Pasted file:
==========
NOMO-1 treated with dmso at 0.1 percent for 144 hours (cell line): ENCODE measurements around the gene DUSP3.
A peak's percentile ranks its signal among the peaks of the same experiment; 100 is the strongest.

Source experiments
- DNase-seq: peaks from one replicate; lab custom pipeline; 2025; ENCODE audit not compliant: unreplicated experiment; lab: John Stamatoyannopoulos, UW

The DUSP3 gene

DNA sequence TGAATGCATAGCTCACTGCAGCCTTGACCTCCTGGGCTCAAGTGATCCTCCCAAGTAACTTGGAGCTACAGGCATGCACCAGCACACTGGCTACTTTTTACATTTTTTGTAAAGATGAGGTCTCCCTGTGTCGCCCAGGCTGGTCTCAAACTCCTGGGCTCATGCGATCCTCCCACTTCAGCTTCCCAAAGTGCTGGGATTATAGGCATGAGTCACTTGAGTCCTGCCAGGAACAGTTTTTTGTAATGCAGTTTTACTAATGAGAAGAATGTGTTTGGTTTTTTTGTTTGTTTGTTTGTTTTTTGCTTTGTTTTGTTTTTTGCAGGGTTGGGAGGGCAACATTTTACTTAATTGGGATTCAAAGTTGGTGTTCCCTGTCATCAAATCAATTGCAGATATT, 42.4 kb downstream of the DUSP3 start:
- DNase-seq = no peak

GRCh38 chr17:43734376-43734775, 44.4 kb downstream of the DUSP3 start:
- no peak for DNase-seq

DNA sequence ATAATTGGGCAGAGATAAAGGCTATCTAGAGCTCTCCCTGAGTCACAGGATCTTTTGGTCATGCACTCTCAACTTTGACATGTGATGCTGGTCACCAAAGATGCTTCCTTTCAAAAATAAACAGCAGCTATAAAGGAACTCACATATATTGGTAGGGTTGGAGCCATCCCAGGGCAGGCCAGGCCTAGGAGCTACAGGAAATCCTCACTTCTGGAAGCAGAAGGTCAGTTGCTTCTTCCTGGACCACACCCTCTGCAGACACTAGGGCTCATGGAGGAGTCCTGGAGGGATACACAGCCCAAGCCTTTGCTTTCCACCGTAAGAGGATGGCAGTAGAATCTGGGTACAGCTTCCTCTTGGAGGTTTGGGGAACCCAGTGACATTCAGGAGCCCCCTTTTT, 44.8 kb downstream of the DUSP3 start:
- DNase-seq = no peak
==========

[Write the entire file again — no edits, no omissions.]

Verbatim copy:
NOMO-1 treated with dmso at 0.1 percent for 144 hours (cell line): ENCODE measurements around the gene DUSP3.
A peak's percentile ranks its signal among the peaks of the same experiment; 100 is the strongest.

Source experiments
- DNase-seq: peaks from one replicate; lab custom pipeline; 2025; ENCODE audit not compliant: unreplicated experiment; lab: John Stamatoyannopoulos, UW

The DUSP3 gene

DNA sequence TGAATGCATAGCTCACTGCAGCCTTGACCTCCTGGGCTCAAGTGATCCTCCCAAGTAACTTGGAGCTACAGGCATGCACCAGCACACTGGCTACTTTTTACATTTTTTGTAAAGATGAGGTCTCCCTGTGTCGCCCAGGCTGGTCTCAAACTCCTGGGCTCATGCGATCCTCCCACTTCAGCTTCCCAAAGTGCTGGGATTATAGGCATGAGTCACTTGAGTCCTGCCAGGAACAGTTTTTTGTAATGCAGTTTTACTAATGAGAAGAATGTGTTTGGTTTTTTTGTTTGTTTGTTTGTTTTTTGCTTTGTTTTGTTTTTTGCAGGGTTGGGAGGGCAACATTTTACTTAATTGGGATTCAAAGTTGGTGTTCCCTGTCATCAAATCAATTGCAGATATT, 42.4 kb downstream of the DUSP3 start:
- DNase-seq = no peak

GRCh38 chr17:43734376-43734775, 44.4 kb downstream of the DUSP3 start:
- no peak for DNase-seq

DNA sequence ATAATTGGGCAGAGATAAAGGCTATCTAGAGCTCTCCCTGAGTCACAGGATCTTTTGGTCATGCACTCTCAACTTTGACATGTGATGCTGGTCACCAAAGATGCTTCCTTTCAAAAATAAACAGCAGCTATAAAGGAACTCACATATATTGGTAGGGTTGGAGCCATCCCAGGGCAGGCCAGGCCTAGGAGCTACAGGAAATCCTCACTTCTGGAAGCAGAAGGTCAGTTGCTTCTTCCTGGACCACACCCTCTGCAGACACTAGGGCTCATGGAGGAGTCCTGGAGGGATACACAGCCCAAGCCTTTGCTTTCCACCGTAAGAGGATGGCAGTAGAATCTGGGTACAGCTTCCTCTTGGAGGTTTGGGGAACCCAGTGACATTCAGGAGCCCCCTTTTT, 44.8 kb downstream of the DUSP3 start:
- DNase-seq = no peak